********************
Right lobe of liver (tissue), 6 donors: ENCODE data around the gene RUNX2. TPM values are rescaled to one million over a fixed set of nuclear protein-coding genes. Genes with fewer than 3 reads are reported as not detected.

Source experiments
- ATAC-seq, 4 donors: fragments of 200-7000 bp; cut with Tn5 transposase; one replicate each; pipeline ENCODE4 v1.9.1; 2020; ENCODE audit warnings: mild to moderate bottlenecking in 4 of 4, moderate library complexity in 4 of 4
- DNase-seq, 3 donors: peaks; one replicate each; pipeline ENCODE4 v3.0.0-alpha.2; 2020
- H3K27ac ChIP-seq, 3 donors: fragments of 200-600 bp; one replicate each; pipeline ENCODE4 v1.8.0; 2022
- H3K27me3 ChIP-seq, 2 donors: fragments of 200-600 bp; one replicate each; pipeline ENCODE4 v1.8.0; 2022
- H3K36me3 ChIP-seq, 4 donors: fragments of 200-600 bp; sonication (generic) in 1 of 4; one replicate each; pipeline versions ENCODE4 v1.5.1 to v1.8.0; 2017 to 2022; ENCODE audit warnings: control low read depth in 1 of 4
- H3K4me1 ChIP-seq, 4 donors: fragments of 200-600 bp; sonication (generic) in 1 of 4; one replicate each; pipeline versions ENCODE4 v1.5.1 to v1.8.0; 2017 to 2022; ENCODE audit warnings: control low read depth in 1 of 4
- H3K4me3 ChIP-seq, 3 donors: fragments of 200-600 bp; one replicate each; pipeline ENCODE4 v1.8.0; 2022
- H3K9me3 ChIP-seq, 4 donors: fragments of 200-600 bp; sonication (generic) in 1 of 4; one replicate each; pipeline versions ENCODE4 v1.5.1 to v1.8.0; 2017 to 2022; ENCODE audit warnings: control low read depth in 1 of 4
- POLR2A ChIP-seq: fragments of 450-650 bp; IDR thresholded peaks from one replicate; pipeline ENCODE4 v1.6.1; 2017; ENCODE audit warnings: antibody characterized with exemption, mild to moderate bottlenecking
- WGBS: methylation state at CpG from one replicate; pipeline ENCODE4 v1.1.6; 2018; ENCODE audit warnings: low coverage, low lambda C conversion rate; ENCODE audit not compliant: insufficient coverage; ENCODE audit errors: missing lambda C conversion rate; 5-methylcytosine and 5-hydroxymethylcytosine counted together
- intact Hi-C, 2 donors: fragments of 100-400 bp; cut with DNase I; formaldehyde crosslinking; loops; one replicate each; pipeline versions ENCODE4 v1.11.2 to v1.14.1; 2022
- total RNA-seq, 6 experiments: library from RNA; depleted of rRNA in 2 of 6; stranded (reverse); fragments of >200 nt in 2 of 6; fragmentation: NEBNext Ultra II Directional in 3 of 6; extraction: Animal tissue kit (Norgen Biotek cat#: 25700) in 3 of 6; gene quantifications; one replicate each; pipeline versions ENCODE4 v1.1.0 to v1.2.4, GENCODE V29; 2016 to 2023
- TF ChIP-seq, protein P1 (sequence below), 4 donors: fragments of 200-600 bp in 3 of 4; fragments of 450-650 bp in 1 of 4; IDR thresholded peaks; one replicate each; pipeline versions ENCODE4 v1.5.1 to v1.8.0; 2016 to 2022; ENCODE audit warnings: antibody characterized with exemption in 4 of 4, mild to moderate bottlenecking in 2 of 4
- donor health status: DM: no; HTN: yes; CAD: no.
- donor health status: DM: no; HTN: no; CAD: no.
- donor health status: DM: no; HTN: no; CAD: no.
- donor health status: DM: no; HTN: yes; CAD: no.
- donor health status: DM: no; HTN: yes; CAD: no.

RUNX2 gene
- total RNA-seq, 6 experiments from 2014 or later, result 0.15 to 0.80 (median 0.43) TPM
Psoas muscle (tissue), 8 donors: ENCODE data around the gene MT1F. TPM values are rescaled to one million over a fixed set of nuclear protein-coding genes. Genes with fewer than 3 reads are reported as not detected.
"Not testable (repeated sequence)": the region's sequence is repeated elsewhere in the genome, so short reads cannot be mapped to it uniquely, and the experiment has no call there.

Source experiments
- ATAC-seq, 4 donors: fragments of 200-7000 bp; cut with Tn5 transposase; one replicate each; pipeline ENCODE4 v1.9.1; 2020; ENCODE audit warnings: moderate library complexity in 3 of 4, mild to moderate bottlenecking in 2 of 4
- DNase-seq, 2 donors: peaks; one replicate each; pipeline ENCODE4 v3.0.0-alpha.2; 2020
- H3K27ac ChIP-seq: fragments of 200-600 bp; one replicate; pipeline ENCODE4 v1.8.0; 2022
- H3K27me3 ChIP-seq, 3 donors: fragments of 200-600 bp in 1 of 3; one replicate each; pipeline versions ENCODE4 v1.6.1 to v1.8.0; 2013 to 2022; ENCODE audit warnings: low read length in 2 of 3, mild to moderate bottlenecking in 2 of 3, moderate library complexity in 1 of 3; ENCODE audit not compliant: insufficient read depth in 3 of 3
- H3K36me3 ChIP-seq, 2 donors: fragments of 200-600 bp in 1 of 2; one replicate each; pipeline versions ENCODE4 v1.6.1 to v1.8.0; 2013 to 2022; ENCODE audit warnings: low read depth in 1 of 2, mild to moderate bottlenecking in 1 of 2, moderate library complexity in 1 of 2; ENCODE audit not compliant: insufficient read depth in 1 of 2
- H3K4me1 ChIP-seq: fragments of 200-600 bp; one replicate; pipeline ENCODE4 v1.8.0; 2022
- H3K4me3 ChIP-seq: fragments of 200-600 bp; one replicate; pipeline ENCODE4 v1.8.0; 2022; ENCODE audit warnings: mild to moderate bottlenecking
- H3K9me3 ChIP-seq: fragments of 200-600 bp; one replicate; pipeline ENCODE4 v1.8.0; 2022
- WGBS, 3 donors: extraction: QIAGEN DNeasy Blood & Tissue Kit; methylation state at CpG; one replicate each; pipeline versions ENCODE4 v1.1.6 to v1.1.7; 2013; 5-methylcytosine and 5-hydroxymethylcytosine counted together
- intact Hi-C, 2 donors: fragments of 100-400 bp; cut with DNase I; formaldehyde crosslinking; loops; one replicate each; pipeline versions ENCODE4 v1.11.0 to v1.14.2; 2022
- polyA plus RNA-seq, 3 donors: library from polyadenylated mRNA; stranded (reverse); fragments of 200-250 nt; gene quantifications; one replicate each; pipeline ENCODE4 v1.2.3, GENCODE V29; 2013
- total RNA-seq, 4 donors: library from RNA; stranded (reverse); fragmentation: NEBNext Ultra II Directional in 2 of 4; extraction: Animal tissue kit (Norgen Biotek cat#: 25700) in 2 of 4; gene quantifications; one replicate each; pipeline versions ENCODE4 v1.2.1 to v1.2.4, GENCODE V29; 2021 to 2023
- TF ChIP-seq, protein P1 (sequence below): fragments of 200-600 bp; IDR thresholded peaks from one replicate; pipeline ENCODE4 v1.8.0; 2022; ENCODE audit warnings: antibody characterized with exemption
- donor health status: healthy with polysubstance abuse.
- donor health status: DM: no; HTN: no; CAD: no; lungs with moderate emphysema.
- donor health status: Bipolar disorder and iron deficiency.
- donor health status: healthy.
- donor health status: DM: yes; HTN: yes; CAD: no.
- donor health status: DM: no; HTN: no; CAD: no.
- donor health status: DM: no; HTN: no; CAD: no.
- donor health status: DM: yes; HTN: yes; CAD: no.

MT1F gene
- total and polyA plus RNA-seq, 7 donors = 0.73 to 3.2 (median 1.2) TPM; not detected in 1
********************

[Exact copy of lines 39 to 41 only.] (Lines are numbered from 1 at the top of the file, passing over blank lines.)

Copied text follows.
- donor health status: healthy with polysubstance abuse.
- donor health status: DM: no; HTN: no; CAD: no; lungs with moderate emphysema.
- donor health status: Bipolar disorder and iron deficiency.